Shrimp are the backbone of Lowcountry cooking. The cries of street vendors calling “Swimpee! Raw swimpee!” fill Charleston’s novels and histories. Shrimping is such a popular pastime that long before the sweet little creek shrimp appear in the marshes the K Marts and tackle shops sell out of the five-, six-, and seven-foot cast nets that will haul them in by the thousands of pounds. Every year I hear of more and better baiting techniques. No sooner do I hear complaints of one well-known hole being shrimped out than people start pulling them in from the Battery in downtown Charleston. I have a friend who fills a pair of panty hose with a mixture of pluff mud and fish meal and comes back later to pull out a surrealistic shrimp-covered garment from the banks of the Ashley River where she’s left it.

Nothing quite matches the flavor of freshly caught shrimp. They are infinitely better when cooked with their shells on or in precious liquids reduced from their shells, yet few people bother. I was tempted to include just one recipe for shrimp (the only one you really need to know), but will state it simply here as the guideline. It is the classic Edisto Island recipe, always told in Gullah, the dialect of the Sea Islands: Sree minute, off de hot, out de pot, dey ready.

It is a perfect recipe, which, translated into plain English, reads:

Bring a pot of seasoned water to a boil. Add unpeeled shrimp. Do not let it come back to a boil. Count three minutes and remove the shrimp. Peel and eat. If the shrimp are to be used in another recipe, such as shrimp paste or pickled shrimp, season the water with salt only. If they are to be eaten plain, add some seafood boil. The important thing to remember is never to let the water return to a boil. The three minutes is the time for large (fewer than 25 per pound) shrimp; medium shrimp (35–45 count) need cook for only two minutes; small (more than 50-count), for one. If you are cooking more than two or three pounds, you may have to leave the shrimp in a little longer. They should be pink and firm, but still tender. Immediately pour them into a colander to drain. They will continue to cook after they are removed from the water; taste one. If it is the least bit rubbery, run cold water over the shrimp or plunge them into ice water to stop the cooking, but drain them immediately if you do, and sprinkle some more salt over them.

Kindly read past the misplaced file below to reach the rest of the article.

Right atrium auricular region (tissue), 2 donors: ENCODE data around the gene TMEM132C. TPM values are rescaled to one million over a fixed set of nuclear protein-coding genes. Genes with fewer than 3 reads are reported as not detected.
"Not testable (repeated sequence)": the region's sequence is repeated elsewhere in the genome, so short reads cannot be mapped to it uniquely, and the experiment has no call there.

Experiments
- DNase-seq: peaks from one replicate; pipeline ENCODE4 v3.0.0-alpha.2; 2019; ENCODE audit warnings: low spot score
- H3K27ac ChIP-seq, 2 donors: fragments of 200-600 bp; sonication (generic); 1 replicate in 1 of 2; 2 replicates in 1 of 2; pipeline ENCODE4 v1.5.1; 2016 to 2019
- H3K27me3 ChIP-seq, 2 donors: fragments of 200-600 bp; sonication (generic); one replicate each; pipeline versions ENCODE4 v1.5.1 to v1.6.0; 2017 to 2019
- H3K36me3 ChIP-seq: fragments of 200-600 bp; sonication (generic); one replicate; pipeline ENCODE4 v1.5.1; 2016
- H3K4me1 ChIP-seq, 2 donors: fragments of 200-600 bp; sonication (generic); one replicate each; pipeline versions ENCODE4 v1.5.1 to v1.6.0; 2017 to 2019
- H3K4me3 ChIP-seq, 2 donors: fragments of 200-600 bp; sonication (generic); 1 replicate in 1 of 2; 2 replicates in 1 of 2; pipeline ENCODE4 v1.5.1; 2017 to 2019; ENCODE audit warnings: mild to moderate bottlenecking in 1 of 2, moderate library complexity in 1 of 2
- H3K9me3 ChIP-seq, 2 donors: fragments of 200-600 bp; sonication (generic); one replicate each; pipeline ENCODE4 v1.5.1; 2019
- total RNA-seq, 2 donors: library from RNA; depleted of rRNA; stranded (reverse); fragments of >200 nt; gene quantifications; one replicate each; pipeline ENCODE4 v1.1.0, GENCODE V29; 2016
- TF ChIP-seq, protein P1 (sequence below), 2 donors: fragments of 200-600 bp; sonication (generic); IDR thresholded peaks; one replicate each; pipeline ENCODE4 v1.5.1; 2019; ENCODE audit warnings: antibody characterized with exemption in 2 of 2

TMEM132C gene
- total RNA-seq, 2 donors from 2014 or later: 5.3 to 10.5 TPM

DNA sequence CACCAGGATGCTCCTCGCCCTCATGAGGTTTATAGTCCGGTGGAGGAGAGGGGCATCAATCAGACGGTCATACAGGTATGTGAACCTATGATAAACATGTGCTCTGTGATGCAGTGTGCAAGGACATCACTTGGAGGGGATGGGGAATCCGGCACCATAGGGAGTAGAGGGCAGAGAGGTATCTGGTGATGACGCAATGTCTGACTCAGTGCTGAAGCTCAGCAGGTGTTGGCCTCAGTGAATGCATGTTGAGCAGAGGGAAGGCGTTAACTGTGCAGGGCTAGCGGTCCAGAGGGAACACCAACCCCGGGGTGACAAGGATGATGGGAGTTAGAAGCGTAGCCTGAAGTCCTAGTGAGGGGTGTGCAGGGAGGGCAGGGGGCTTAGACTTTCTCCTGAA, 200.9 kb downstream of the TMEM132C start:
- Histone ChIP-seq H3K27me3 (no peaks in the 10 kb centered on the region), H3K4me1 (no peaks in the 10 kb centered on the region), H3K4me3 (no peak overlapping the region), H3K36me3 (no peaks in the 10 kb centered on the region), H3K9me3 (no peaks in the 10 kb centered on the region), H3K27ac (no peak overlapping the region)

Old Charleston cookbooks call for a plate of shrimp, which means a pint of peeled shrimp, for dishes such as pilau and soup. When I have not been shrimping myself and am forced to buy shrimp, I always buy from small local vendors—or from the boats—who sell heads-on shrimp caught within the last twenty-four hours and untainted by dubious “preservatives.” In cities such as New York you can find fresh heads-on shrimp (I have found them in Chinatown and at Fulton Market in New York City) if you look hard enough, but they too may be coated with chemicals. Shrimp heads rot and fall off very quickly, but when fresh they hold nearly all of the flavor. If you don’t live in the Lowcountry or in a coastal area where you can get to the shrimp as soon as they come to shore, you may be better off buying “fresh frozen” shrimp, which are immediately headed and flash-frozen aboard the shrimp trawler so that they may be shipped. If you are simply boiling or sautéing the shrimp, give everyone an extra napkin or a finger bowl and cook them with their shells on. And if the shrimp are to be incorporated into another dish—such as Shrimp Pilau—make a stock out of the shells.

If shrimp are the backbone, then crab and oysters are the heart and soul of Lowcountry cooking. Crab is my favorite cooked food, but nothing compares to raw Lowcountry oysters. The Lowcountry oyster roast is a unique outdoor celebration. Rustic giant cable spools are common on the lawns of some of our most historic houses: they are the perfect height for opening oysters, which is done while standing. A log fire is built on the ground. Concrete blocks support a piece of sheet metal that sits a foot above the fire. Raw oysters from the surrounding marshes are laid on top of the sheet metal, then covered with soaking wet croaker sacks (so called because they hold the frog-gigging catch, they would be called gunnysacks elsewhere), so that the oysters steam. Packages of saltines and bowls of cocktail sauce (usually “homemade” of tomato catsup and horseradish) and melted butter are placed on the oyster tables, but most Sandlappers prefer the salty local oysters plain. Everyone fends for himself and brings his own oyster knife and glove. We take turns manning the fire; a shovel is the only tool used. Empty shells are returned to the marsh or laid in driveways.

Sandlappers tend to stand at the tables and open raw oysters for an hour before eating steamed ones. They are best when just heated through, so that they open more easily than the raw ones, without having lost their tangy juice. A serious oyster eater can devour a bushel; I get a bushel of oysters for every five people invited. No matter how few guests there are, a keg of beer is always a wise addition. Standard kegs hold 240 eight-ounce cups. At outdoor parties people will drink. In the Lowcountry, with its three-hundred-year history of heavy imbibing, you must count on four beers plus one glass of wine per person.

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